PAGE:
Remember, the tax collectors’ objectives are at odds with taxpayers’ interests
Nobody likes filing tax returns.
Tracking down pay slips, filing away proofs for every deduction and filling out forms is very few people’s idea of a fun way to spend their time. Even worse is having to do it twice, if you happen to live in Quebec.
That’s why things such as automatic tax filing, in which the Canada Revenue Agency’s staff are tasked with filing your tax returns for you, are so enticing at first glance. Indeed, an op-ed recently published in the Ottawa Citizen touted this as a way to make our lives easier.
Before you throw away your tax software, though, or sever ties with your accountants, it’s important to understand the many negative implications of that idea.
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The first problem is that, by their very nature, tax collectors’ objectives are at odds with taxpayers’ interests. The former aim to maximize the revenue they collect, while the latter hope to maximize deductions and reduce the amount of money they owe.
With those contradicting objectives in mind, it doesn’t take much to imagine that tax collectors would have a bigger incentive to correct the mistakes that don’t bill you enough than those that tax you more than they should.
That’s what British taxpayers had to go through in 2010 when their government brought in automatic tax filing. Our research found that six million British taxpayers received incorrect tax return filings from their revenue agency that year. That’s about one in every seven tax filers.
And of the six million incorrectly filled returns, three-quarters were over-billing taxpayers.
Nor were Brits alone in having to go through this kind of ordeal. The first year after France implemented automatic fax filing, one in every four returns was inaccurate. Things are certainly looking better today, but those errors still affected half a million taxpayers in 2018. Given that our federal government isn’t done fixing the issues with its bungled Phoenix pay system, which led to errors in pay for a large proportion of its employees, it’s hard to imagine we wouldn’t be plagued with similar issues if the government were to do all of our tax returns.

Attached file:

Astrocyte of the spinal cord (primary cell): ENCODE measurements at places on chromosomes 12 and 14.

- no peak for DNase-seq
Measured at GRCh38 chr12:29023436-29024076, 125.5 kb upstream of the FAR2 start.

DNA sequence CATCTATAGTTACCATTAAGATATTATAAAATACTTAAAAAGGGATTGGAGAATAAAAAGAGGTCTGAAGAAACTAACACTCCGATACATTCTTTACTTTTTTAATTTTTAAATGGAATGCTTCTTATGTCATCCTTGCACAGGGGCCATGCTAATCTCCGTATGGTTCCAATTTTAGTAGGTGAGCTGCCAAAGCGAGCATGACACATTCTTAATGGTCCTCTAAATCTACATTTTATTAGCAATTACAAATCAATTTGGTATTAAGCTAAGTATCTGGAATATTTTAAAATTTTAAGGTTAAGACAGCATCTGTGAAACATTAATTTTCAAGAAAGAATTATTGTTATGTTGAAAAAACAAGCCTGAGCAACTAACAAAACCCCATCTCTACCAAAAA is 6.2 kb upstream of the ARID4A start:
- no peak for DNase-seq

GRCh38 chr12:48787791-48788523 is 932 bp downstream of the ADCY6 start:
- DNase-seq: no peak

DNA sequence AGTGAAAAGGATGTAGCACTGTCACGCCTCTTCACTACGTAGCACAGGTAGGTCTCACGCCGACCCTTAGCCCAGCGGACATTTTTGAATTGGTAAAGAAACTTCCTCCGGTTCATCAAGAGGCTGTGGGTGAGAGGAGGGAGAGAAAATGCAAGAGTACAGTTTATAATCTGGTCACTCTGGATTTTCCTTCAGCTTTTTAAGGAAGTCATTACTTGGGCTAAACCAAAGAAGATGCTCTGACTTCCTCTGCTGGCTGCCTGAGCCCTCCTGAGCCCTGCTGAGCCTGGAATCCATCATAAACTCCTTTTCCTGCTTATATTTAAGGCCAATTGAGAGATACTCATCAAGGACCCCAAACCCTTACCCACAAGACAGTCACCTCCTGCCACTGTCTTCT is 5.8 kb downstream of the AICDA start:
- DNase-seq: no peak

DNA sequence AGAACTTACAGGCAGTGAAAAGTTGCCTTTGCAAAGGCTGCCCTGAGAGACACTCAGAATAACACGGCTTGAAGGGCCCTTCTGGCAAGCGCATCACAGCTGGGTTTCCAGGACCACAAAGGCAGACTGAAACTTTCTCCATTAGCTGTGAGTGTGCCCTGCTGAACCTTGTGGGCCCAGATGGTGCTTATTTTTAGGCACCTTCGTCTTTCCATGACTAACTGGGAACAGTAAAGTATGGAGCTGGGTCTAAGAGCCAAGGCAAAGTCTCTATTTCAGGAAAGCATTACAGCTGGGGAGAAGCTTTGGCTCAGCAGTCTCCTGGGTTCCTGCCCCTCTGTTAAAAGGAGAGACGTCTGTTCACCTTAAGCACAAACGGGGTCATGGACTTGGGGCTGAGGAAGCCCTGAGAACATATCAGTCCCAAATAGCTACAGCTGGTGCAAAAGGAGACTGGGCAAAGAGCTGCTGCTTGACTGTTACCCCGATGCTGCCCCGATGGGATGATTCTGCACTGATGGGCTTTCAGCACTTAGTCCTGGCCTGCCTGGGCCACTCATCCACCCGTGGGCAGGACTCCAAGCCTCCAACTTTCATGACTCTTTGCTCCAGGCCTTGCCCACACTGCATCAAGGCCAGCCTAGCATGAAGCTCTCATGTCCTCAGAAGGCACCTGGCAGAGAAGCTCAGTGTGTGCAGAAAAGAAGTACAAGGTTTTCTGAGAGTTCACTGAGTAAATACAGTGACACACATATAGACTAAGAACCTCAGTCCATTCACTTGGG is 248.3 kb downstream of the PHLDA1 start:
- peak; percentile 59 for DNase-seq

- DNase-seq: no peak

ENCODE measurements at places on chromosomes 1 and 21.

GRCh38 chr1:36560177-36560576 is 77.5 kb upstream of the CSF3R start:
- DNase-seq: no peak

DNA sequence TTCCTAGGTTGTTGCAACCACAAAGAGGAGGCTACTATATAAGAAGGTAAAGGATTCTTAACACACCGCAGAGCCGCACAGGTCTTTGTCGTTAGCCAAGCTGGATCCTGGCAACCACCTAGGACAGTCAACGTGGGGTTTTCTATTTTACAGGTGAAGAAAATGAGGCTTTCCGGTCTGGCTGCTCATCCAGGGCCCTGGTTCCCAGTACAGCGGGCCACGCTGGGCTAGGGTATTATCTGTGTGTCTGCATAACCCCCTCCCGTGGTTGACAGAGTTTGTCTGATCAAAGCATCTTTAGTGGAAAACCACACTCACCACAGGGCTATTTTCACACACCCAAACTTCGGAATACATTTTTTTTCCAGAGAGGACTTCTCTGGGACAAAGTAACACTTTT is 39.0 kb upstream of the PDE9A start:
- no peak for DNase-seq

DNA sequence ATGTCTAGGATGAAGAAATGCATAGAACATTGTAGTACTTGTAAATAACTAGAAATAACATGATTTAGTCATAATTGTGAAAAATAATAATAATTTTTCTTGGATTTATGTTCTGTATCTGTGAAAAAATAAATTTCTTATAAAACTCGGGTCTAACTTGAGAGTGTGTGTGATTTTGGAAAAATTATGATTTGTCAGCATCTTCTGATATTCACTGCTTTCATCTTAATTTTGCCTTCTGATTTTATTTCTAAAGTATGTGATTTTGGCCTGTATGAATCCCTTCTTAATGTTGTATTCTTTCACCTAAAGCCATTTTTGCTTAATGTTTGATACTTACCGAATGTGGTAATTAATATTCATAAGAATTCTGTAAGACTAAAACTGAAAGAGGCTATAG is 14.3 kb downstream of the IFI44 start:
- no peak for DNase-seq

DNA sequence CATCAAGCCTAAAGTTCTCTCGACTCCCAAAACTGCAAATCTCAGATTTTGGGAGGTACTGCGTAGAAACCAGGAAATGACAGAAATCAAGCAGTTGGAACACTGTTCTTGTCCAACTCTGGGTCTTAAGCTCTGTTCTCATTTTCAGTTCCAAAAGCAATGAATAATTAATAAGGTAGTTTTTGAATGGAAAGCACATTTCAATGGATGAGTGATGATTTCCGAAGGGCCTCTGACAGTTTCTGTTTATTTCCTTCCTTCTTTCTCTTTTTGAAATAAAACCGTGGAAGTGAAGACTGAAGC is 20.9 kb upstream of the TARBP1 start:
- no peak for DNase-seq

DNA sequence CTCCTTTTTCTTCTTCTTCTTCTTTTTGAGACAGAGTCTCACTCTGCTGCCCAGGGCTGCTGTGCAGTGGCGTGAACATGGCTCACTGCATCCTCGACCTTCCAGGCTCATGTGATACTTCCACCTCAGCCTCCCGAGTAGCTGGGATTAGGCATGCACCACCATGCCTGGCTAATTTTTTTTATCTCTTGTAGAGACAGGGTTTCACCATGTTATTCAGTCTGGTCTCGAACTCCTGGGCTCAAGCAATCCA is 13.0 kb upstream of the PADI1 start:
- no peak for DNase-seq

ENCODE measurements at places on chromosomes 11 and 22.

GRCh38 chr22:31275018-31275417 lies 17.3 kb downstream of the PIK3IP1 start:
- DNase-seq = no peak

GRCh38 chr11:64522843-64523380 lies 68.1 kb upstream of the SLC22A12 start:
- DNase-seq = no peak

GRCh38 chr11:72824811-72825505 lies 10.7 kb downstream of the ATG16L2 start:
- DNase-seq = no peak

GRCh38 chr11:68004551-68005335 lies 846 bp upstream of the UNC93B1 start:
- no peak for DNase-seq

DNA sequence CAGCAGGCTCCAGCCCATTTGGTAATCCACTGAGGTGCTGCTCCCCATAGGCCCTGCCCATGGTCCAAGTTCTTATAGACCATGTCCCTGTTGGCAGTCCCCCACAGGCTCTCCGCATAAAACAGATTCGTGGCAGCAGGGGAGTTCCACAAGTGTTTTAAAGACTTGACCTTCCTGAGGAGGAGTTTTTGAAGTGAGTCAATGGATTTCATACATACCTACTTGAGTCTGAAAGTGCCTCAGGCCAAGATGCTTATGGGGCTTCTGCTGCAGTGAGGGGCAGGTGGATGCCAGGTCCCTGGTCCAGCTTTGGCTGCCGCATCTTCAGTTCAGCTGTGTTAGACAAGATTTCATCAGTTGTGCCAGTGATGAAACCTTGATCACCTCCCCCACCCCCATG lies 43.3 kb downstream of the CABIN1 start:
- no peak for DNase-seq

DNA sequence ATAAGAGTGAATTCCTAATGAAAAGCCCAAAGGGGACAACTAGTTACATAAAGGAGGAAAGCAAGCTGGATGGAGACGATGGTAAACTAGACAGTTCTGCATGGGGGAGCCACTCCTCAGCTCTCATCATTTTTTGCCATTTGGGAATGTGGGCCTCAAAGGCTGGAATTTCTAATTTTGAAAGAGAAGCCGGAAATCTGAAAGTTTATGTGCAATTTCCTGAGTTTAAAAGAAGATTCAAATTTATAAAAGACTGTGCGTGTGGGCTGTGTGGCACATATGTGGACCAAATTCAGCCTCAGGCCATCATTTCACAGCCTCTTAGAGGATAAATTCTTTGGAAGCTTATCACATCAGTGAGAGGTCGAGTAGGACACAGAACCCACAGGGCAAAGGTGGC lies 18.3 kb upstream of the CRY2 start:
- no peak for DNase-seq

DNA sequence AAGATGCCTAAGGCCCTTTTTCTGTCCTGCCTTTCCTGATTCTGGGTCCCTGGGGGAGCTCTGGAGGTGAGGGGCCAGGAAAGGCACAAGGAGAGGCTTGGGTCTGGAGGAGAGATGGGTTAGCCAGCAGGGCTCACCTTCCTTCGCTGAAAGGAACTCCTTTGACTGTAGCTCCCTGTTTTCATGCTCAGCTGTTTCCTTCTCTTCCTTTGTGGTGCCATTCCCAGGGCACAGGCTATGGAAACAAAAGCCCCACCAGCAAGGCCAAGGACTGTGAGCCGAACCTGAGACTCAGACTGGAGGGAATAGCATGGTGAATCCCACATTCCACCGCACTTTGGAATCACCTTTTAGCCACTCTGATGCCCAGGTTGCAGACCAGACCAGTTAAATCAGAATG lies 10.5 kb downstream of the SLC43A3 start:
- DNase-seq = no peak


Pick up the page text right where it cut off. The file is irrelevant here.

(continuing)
On top of this, the benefits taxpayers would get from such a system are quite unclear.
Of course, in an ideal world where everything works perfectly, it would make our lives easier. The CRA’s bureaucrats would get virtually all of our tax returns right, and we would do away with tax software, accountants, and – for the most determined – the good old calculator and paper tax forms.
As we’ve hinted at, though, even in places that have been doing it for years, the tax agency still makes mistakes, and taxpayers need to be able to correct those, which takes time, expertise, and money. In a 2017 comparative study, researchers conducted polls in 34 countries – some with automatic tax filing, some without – to find out how long it took to file personal income tax statements.
In Canada, it took less than an hour on average. It took between one and two hours in France and the United Kingdom. In the most extreme cases, such as in Australia, it took taxpayers an average of two to five hours to file their tax returns, despite having an automatic filing system.
That’s because tax codes are complex and tax forms are not the easiest documents to read. As such, taking a second look at one’s pre-filled tax form sent by the tax collector requires a keen eye to identify mistakes and correct them.
Given the risk of mistakes and the uncertain benefits, Canada should not pursue an automatic tax filing policy. That doesn’t mean there’s nothing we can do to help people through the process of filing taxes, though. Off the top of my head, we could make the process less complex by simplifying our tax code.
Renaud Brossard is Senior Director of Communications at the Montreal Economic Institute.
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